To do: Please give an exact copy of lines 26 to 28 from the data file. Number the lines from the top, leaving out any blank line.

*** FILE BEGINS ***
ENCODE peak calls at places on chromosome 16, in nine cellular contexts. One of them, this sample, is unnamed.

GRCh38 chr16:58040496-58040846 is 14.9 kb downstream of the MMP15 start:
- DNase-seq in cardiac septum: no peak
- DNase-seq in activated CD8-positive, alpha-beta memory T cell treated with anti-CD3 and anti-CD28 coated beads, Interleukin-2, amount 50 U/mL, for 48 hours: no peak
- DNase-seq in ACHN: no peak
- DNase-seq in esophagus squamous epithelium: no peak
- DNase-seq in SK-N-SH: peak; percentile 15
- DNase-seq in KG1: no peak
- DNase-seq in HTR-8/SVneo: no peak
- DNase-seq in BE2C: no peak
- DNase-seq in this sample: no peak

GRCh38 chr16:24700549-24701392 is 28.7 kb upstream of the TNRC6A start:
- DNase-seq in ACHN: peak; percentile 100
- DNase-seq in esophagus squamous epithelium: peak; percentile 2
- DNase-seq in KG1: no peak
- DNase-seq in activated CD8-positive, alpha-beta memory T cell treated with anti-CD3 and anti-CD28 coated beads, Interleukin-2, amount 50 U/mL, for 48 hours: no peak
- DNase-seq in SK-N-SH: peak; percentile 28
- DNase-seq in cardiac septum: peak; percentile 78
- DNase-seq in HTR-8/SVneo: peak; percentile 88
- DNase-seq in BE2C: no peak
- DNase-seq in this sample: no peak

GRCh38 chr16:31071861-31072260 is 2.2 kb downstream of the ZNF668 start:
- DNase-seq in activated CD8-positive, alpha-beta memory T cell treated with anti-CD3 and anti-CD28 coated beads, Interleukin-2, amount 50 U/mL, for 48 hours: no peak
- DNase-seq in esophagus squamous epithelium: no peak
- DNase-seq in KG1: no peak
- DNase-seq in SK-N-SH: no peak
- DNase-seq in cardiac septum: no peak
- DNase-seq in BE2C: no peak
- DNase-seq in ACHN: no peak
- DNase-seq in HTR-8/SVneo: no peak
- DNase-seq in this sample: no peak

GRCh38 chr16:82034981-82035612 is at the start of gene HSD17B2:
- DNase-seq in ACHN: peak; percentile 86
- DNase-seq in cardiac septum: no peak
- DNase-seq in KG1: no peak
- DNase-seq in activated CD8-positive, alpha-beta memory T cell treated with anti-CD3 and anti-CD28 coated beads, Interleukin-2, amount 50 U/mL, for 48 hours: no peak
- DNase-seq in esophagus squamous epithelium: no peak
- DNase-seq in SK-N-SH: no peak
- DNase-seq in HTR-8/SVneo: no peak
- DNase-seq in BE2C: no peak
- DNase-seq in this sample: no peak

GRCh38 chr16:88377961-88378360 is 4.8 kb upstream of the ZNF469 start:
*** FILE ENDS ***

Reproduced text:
- DNase-seq in SK-N-SH: no peak
- DNase-seq in cardiac septum: no peak
- DNase-seq in BE2C: no peak